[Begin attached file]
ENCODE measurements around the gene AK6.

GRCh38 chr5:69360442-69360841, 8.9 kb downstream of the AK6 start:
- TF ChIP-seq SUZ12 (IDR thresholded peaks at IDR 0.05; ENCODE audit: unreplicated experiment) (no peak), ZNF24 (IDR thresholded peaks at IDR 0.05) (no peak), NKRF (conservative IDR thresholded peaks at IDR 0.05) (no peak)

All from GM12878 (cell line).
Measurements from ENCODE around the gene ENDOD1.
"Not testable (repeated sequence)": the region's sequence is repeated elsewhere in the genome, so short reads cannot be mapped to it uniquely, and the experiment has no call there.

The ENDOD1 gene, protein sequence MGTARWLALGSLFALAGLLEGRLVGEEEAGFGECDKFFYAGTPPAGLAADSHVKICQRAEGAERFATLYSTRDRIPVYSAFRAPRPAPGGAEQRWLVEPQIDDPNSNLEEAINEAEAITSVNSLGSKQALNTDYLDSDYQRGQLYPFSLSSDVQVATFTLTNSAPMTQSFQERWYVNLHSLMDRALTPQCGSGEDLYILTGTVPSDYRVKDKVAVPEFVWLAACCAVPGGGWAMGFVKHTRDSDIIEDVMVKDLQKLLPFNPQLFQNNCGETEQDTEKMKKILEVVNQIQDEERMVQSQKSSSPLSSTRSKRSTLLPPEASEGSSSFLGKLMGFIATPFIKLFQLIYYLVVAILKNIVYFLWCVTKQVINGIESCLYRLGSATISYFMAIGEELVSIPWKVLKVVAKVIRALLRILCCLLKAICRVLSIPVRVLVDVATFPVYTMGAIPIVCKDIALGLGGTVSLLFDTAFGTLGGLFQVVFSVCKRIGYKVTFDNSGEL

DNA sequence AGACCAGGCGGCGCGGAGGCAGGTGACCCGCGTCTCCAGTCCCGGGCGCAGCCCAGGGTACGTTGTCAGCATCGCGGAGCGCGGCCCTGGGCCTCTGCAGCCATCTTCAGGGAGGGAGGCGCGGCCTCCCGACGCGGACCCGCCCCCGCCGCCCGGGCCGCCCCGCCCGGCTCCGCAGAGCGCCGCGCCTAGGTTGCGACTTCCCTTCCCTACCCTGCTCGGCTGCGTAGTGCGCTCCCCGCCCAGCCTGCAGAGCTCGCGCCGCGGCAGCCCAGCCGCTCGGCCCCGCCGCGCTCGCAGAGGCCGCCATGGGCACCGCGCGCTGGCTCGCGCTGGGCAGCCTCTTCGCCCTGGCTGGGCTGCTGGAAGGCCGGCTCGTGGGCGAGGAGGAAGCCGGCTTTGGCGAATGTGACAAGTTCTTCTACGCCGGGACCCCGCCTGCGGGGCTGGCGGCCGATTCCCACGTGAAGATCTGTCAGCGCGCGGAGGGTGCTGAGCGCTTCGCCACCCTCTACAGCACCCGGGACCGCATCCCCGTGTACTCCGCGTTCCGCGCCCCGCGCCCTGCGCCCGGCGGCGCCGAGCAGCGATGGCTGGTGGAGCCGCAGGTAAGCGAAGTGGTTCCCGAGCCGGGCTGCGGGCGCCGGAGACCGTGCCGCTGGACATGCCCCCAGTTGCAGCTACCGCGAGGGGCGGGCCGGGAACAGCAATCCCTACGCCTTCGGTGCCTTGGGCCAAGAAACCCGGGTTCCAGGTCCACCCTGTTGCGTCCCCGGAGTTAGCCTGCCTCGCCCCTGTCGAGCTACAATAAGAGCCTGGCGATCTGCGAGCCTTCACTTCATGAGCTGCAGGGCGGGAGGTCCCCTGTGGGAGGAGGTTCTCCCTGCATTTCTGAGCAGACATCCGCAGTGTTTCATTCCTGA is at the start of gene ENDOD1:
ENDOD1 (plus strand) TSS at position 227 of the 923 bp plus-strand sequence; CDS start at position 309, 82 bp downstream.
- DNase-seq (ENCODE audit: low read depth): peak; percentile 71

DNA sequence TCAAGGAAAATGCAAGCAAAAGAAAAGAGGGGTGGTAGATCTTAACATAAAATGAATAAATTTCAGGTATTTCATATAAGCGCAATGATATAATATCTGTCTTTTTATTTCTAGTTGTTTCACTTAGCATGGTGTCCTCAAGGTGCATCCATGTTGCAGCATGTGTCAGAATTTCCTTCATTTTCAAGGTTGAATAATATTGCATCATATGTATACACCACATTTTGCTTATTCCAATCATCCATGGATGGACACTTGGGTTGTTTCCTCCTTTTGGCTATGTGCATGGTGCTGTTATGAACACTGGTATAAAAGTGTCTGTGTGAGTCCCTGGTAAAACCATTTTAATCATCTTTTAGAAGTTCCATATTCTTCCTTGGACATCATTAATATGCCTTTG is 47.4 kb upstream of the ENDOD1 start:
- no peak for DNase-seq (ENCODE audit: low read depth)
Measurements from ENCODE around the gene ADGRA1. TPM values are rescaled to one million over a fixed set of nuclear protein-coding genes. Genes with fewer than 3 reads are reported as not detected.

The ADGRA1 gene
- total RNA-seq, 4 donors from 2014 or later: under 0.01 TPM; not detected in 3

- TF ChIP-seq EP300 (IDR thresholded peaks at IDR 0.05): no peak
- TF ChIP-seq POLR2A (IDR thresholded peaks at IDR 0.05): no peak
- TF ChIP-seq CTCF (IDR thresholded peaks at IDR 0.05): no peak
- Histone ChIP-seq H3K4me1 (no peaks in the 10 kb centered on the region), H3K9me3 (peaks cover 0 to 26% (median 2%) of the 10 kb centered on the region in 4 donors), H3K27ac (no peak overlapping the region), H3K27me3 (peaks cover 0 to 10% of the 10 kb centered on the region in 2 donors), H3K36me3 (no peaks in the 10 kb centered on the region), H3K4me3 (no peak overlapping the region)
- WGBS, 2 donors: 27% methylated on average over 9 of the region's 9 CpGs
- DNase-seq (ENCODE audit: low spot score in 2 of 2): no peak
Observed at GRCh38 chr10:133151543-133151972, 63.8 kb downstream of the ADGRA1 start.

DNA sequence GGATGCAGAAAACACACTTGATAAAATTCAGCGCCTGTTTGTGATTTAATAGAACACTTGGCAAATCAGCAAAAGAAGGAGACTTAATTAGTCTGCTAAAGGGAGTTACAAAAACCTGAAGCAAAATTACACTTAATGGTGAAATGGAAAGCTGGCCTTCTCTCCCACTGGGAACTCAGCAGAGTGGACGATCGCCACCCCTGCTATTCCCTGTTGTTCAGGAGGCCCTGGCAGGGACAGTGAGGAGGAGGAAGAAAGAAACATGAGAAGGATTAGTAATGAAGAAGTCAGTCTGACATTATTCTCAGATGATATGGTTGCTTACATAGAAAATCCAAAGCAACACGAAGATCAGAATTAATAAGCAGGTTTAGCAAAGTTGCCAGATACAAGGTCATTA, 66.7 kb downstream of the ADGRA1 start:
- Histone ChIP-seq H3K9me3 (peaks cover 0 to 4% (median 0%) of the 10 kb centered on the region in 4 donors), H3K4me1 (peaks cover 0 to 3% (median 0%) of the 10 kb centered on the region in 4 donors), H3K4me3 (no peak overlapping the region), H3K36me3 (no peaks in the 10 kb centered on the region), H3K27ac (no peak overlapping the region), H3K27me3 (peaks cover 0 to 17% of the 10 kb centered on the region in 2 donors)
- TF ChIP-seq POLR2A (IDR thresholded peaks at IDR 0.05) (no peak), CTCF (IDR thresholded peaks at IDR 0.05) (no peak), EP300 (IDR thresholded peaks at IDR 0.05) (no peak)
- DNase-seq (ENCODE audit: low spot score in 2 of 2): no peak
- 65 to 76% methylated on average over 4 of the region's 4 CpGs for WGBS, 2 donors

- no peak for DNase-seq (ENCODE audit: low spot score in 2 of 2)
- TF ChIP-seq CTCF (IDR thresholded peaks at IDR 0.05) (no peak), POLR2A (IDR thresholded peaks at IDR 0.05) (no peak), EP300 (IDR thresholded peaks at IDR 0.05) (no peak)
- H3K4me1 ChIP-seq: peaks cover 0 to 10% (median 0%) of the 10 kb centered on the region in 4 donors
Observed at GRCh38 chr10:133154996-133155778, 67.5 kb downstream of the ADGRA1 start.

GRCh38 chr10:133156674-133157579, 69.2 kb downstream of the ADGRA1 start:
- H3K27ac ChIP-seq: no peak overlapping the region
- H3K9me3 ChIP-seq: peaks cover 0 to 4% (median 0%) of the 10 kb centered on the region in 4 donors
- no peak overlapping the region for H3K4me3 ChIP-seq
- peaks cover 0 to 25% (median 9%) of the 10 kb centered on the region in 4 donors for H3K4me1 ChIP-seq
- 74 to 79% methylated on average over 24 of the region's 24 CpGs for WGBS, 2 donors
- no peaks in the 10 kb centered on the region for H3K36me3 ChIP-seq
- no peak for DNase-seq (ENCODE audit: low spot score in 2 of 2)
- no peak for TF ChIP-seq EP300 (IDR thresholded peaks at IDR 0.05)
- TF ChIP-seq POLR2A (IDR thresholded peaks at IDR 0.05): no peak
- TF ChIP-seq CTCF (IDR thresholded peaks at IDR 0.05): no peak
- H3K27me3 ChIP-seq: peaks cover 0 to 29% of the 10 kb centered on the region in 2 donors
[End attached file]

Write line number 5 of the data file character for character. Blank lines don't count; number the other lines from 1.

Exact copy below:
Measurements from ENCODE around the gene ENDOD1.